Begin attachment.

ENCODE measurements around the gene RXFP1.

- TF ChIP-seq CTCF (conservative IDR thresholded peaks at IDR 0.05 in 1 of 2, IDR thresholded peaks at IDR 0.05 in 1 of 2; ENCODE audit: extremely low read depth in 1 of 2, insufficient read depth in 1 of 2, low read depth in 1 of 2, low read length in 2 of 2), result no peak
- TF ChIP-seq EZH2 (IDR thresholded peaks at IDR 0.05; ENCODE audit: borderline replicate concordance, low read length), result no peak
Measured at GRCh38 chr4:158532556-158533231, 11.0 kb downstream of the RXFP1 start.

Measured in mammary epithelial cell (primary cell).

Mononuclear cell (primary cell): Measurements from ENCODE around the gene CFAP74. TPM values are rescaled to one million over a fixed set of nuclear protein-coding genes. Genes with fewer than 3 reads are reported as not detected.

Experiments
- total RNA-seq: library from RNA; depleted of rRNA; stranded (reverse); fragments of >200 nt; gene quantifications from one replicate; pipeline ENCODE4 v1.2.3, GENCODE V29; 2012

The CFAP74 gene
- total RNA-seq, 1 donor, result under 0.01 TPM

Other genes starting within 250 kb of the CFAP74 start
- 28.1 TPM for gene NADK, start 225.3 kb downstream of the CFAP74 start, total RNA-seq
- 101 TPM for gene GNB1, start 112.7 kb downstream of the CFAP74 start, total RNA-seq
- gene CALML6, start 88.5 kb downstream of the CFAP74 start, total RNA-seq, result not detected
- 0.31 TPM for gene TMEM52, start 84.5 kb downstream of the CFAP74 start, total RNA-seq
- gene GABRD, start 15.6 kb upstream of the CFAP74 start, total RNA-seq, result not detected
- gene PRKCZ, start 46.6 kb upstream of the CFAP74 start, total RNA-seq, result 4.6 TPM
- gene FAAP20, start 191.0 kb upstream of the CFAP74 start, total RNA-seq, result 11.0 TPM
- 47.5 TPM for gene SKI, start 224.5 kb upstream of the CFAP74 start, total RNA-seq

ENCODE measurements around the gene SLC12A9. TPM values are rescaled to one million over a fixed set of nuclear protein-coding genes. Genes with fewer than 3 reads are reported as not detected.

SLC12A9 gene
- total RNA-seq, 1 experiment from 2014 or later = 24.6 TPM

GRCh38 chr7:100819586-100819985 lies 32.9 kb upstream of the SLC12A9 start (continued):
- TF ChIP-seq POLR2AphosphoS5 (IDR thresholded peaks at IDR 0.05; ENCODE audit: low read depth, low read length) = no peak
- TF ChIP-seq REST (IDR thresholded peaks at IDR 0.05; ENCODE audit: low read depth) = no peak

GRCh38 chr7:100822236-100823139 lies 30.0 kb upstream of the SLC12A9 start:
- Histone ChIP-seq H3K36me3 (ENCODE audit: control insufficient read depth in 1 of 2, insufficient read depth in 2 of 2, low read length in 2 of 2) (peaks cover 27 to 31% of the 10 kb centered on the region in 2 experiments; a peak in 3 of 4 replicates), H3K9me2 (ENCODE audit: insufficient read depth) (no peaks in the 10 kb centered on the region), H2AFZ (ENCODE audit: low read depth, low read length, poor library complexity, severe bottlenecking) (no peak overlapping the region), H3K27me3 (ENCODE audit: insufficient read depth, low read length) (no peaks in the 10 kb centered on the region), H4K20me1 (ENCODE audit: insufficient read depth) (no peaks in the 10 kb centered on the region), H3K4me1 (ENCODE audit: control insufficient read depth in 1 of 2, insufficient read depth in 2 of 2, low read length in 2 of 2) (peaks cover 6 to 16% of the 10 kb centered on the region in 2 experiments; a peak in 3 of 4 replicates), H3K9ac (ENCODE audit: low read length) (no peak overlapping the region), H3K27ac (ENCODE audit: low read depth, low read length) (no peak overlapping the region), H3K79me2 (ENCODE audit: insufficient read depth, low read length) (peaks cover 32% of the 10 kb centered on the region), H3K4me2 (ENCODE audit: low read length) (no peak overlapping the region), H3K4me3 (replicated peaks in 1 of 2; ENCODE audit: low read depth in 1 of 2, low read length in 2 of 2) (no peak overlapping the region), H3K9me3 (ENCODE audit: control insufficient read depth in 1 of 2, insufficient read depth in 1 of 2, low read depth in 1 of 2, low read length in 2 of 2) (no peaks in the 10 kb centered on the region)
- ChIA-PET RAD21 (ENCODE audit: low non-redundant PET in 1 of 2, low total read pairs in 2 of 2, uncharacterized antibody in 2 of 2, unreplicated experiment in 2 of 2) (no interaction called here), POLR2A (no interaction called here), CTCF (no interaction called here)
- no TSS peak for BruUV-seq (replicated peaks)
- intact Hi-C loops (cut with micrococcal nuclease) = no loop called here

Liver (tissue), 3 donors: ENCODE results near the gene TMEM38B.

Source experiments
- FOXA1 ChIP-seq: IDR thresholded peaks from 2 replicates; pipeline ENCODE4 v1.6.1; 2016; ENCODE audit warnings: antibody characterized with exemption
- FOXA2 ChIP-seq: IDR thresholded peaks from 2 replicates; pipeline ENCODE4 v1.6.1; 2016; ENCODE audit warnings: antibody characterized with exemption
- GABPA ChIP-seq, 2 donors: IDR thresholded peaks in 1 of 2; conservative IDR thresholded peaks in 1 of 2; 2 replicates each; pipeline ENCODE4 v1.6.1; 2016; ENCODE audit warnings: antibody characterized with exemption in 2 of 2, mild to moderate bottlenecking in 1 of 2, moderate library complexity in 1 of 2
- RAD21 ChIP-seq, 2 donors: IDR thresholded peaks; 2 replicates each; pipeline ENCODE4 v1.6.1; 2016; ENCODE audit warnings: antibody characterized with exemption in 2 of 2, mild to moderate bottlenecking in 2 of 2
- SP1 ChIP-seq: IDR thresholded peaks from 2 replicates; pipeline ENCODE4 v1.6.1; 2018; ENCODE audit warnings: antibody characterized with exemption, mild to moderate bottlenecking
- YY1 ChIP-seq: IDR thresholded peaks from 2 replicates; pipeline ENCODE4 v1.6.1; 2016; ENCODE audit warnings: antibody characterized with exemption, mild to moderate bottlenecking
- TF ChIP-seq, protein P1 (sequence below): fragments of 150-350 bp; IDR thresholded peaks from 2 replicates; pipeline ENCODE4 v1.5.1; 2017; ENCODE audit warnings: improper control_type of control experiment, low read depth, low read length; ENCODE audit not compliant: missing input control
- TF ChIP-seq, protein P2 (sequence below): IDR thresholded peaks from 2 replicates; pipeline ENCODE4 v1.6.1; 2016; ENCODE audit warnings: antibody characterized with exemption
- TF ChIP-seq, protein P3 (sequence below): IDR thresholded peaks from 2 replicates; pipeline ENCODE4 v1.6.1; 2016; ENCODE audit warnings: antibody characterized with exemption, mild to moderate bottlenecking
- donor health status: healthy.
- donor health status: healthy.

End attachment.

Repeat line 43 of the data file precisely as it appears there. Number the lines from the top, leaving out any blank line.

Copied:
- donor health status: healthy.